Last Updated: December 21, 2017, 3:57 pm

Sexual assault victims deserve more aid

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There’s a lack of support surrounding sexual assault victims. 

   I wrote an article last week about the documentary “The Hunting Ground” and the prevalence of sexual assault on college campuses. It was horrifying and eye-opening for me to see what little society does to help protect and support sexual assault victims.

   The typical rape culture, where blame is often placed on the victim, seems to be relevant in a lot of cases, and one of those recent cases is taking place at Brigham Young University. A woman was sexually assaulted, and what does administration do to help her? It summoned her to a disciplinary honor code hearing. 

   BYU has a strict honor code for students to follow where even a sexual assault victim can be punished for consuming alcohol or having a member of the opposite sex in his or her bedroom, placing the blame for the assault on the victim for violating its code rather than the perpetrator for violating the law.

   Students attending BYU rallied to protest the school’s treatment of sexual assault victims, but they shouldn’t have to protest in the first place. Whether or not a university has strict codes, students shouldn’t have to defend themselves when a crime is committed against them.

   However, BYU isn’t the only place with a sexual assault problem in Utah. A BYU nursing professor looked at the processing of rape kits in seven Utah counties, and ABC 4 News reported approximately 81 percent of rape kits in Washington County were not tested in crime labs between 2010 and 2013. 

   That means only 19 percent of sexual assault victims were receiving justice for the crime committed against them. 

   People should be angry about the fact women aren’t receiving justice for being raped. Sexual assault cases deserve the same amount of attention any other crime receives.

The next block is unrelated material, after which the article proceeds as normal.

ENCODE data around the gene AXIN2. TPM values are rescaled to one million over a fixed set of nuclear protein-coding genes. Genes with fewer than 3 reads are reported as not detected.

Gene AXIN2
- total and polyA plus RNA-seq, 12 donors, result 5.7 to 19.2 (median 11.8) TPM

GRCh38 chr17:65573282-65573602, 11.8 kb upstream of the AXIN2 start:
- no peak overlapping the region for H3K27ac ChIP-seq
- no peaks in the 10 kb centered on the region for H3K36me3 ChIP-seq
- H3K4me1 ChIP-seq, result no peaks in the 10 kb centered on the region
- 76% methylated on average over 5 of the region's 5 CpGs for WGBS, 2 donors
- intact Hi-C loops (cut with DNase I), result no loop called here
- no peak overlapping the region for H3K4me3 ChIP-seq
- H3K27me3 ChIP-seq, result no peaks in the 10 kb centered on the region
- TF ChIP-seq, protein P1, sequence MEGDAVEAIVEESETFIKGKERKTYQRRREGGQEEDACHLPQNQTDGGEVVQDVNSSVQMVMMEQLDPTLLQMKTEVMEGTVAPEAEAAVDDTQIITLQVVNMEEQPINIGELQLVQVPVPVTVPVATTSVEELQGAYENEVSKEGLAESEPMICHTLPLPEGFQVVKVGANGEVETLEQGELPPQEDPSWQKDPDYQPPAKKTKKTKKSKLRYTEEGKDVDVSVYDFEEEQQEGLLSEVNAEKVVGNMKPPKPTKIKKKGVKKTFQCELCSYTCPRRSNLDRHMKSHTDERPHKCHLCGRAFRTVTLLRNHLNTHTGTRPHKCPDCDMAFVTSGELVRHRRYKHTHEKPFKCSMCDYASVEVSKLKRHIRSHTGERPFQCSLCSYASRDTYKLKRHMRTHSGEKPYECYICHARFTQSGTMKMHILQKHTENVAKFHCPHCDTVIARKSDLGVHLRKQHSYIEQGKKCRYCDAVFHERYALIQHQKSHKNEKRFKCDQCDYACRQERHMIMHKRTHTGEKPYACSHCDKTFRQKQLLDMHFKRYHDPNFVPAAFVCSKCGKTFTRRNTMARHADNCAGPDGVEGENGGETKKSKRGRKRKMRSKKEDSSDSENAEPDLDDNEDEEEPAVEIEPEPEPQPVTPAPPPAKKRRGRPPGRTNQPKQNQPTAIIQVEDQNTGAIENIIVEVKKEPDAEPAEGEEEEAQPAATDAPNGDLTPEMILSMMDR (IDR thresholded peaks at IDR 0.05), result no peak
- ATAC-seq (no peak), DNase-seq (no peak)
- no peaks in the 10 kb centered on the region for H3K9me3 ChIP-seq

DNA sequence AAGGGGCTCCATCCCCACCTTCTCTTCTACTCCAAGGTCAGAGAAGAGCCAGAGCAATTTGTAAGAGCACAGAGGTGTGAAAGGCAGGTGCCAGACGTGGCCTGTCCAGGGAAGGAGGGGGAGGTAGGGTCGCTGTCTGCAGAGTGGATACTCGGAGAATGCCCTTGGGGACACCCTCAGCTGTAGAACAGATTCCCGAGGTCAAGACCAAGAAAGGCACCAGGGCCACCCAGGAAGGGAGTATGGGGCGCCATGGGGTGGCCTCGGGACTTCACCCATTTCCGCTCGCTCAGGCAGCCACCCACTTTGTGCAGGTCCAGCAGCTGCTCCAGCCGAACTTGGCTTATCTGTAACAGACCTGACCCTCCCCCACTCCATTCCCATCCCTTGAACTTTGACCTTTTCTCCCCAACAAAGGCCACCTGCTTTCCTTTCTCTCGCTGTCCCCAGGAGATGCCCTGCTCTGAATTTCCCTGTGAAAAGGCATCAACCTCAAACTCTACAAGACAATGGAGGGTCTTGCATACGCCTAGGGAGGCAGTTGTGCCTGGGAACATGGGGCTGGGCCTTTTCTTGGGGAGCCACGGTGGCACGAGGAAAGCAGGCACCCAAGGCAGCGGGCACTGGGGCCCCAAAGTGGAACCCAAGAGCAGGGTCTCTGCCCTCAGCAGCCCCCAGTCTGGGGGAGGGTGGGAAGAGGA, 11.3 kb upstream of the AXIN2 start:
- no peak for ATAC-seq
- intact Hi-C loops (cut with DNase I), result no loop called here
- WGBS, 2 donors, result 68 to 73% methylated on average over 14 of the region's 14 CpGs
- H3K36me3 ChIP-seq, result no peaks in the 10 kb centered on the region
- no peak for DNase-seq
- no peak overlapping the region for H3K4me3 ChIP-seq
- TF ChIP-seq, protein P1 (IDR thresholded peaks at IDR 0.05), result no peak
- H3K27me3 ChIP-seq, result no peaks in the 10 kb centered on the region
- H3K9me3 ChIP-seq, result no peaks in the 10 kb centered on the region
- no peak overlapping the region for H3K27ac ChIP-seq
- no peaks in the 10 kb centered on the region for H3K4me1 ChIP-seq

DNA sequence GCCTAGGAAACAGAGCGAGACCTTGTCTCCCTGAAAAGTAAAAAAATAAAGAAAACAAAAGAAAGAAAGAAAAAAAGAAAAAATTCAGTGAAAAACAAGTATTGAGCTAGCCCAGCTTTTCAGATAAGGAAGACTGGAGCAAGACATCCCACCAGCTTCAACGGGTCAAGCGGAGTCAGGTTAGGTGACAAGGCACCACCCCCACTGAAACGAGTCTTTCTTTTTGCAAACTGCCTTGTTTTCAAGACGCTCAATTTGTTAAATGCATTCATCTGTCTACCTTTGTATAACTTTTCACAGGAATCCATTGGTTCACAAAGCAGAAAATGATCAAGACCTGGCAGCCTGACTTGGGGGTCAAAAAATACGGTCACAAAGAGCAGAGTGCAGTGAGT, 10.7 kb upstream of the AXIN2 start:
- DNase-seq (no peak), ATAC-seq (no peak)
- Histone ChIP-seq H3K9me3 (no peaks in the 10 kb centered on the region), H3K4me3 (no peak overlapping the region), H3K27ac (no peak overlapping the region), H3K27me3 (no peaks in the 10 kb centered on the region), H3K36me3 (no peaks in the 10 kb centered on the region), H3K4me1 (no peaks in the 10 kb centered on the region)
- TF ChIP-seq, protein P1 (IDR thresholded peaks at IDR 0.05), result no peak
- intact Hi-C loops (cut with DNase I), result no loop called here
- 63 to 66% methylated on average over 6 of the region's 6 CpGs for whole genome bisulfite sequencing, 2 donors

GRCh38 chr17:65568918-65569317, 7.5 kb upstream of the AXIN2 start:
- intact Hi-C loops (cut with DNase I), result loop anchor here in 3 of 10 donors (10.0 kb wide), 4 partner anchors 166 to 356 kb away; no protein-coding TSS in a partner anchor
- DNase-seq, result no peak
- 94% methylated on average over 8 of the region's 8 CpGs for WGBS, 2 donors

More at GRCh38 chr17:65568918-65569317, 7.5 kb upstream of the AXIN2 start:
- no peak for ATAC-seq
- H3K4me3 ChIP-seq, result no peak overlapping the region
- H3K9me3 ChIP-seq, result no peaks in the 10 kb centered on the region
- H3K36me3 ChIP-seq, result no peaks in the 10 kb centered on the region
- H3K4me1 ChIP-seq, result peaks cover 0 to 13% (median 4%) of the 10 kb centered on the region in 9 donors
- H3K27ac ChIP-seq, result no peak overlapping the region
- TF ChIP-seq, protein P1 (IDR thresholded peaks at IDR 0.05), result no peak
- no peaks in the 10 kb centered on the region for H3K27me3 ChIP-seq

Society needs to stop blaming sexual assault victims for what was done to them. People tend ask questions like, “How much did you drink?” or “What were you wearing?” No sexual assault victim should be asked those things. Instead, society should offer more support.

      One way people can and should offer more support toward victims is encouraging them to speak up. A lot of sexual assault victims don’t speak up about their rape until a while after it happened because they’re afraid they’ll be retaliated against, and they often think it was their fault. Additionally, rape victims sometimes never speak up. If a person comes to you and tells you about something that has happened to him or her, listen to him or her without any judgment.

   Sadly, sometimes being supportive isn’t enough for these women. Though I have never been a victim of sexual assault myself, I’ve seen friends and family members repeatedly blame themselves for being raped. Women need to be more educated about how it’s not their fault if they wore something a little showy or went out and had fun with friends. It’s the rapists fault for taking advantage of someone 100 percent of the time.

   People also need to not be afraid to speak up when they see a situation going bad. If someone is being grabbed at a party a little too fiercely or you see someone spike a drink, don’t be afraid to speak up and say what he or she is doing is not right. You may have just saved someone from suffering emotional and physical trauma.

   Don’t be just a silent witness. 

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